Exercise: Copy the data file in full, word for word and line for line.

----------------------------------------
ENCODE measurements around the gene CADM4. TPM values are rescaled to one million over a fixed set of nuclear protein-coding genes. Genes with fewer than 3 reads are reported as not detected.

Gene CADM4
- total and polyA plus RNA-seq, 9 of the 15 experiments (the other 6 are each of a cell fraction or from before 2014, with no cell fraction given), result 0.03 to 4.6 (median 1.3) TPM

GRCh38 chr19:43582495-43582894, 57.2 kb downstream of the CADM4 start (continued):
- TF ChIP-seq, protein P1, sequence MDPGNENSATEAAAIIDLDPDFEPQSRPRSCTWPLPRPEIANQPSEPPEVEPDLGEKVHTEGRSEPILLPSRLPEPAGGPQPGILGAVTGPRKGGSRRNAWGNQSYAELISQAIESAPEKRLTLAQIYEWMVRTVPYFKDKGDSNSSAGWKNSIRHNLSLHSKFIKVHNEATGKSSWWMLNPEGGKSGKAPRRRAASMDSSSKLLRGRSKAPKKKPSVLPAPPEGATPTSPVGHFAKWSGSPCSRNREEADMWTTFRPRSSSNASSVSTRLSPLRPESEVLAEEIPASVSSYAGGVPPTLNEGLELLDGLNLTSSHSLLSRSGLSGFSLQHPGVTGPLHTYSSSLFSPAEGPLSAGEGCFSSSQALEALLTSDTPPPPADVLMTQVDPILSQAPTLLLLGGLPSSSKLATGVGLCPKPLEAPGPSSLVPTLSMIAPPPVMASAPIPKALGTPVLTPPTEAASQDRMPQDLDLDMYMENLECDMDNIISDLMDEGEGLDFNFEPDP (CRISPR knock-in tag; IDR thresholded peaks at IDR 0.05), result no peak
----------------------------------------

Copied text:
ENCODE measurements around the gene CADM4. TPM values are rescaled to one million over a fixed set of nuclear protein-coding genes. Genes with fewer than 3 reads are reported as not detected.

Gene CADM4
- total and polyA plus RNA-seq, 9 of the 15 experiments (the other 6 are each of a cell fraction or from before 2014, with no cell fraction given), result 0.03 to 4.6 (median 1.3) TPM

GRCh38 chr19:43582495-43582894, 57.2 kb downstream of the CADM4 start (continued):
- TF ChIP-seq, protein P1, sequence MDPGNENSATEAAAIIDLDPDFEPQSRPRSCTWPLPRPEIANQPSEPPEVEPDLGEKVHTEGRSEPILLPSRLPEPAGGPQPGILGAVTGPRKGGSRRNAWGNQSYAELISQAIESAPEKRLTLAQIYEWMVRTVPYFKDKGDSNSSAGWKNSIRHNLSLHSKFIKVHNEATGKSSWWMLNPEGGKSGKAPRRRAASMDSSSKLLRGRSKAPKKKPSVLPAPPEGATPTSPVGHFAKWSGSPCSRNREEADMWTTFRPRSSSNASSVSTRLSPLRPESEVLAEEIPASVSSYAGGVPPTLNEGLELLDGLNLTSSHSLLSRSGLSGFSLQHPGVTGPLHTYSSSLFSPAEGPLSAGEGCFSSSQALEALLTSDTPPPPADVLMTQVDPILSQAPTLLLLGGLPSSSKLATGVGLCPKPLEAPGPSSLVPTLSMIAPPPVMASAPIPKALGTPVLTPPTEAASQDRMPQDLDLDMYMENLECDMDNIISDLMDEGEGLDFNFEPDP (CRISPR knock-in tag; IDR thresholded peaks at IDR 0.05), result no peak